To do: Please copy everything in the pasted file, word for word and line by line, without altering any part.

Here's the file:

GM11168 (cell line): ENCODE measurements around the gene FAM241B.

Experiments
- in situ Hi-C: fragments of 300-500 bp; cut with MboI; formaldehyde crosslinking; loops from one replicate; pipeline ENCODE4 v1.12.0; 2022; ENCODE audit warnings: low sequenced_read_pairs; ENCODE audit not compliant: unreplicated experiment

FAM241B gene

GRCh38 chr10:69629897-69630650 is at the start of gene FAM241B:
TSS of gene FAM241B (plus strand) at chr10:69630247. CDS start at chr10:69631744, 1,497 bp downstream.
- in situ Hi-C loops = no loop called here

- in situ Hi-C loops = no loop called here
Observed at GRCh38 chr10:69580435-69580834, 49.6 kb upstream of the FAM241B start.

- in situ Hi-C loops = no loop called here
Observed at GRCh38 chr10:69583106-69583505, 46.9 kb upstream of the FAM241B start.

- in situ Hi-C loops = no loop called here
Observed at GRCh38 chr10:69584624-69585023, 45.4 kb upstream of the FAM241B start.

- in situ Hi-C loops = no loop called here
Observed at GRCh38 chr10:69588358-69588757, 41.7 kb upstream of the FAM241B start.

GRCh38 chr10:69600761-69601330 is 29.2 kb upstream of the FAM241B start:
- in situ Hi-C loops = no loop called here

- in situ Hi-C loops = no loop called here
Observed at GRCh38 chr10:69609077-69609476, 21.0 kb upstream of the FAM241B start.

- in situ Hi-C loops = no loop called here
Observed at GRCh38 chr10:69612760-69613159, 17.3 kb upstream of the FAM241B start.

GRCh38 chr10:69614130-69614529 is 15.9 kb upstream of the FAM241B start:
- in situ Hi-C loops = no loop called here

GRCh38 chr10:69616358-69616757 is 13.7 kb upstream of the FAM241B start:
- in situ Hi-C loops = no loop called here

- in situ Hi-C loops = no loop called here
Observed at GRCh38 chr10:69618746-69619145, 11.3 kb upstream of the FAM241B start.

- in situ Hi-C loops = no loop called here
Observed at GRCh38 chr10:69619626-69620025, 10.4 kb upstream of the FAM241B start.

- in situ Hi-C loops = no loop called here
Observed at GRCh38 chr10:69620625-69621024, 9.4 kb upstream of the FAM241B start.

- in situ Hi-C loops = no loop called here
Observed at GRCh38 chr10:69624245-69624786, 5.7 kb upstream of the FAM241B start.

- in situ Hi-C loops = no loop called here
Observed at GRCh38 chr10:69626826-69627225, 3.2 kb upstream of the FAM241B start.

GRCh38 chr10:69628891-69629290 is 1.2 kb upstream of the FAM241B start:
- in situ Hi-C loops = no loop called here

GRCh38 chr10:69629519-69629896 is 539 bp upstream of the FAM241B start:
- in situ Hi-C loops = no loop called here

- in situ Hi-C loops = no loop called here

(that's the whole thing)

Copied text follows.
GM11168 (cell line): ENCODE measurements around the gene FAM241B.

Experiments
- in situ Hi-C: fragments of 300-500 bp; cut with MboI; formaldehyde crosslinking; loops from one replicate; pipeline ENCODE4 v1.12.0; 2022; ENCODE audit warnings: low sequenced_read_pairs; ENCODE audit not compliant: unreplicated experiment

FAM241B gene

GRCh38 chr10:69629897-69630650 is at the start of gene FAM241B:
TSS of gene FAM241B (plus strand) at chr10:69630247. CDS start at chr10:69631744, 1,497 bp downstream.
- in situ Hi-C loops = no loop called here

- in situ Hi-C loops = no loop called here
Observed at GRCh38 chr10:69580435-69580834, 49.6 kb upstream of the FAM241B start.

- in situ Hi-C loops = no loop called here
Observed at GRCh38 chr10:69583106-69583505, 46.9 kb upstream of the FAM241B start.

- in situ Hi-C loops = no loop called here
Observed at GRCh38 chr10:69584624-69585023, 45.4 kb upstream of the FAM241B start.

- in situ Hi-C loops = no loop called here
Observed at GRCh38 chr10:69588358-69588757, 41.7 kb upstream of the FAM241B start.

GRCh38 chr10:69600761-69601330 is 29.2 kb upstream of the FAM241B start:
- in situ Hi-C loops = no loop called here

- in situ Hi-C loops = no loop called here
Observed at GRCh38 chr10:69609077-69609476, 21.0 kb upstream of the FAM241B start.

- in situ Hi-C loops = no loop called here
Observed at GRCh38 chr10:69612760-69613159, 17.3 kb upstream of the FAM241B start.

GRCh38 chr10:69614130-69614529 is 15.9 kb upstream of the FAM241B start:
- in situ Hi-C loops = no loop called here

GRCh38 chr10:69616358-69616757 is 13.7 kb upstream of the FAM241B start:
- in situ Hi-C loops = no loop called here

- in situ Hi-C loops = no loop called here
Observed at GRCh38 chr10:69618746-69619145, 11.3 kb upstream of the FAM241B start.

- in situ Hi-C loops = no loop called here
Observed at GRCh38 chr10:69619626-69620025, 10.4 kb upstream of the FAM241B start.

- in situ Hi-C loops = no loop called here
Observed at GRCh38 chr10:69620625-69621024, 9.4 kb upstream of the FAM241B start.

- in situ Hi-C loops = no loop called here
Observed at GRCh38 chr10:69624245-69624786, 5.7 kb upstream of the FAM241B start.

- in situ Hi-C loops = no loop called here
Observed at GRCh38 chr10:69626826-69627225, 3.2 kb upstream of the FAM241B start.

GRCh38 chr10:69628891-69629290 is 1.2 kb upstream of the FAM241B start:
- in situ Hi-C loops = no loop called here

GRCh38 chr10:69629519-69629896 is 539 bp upstream of the FAM241B start:
- in situ Hi-C loops = no loop called here

- in situ Hi-C loops = no loop called here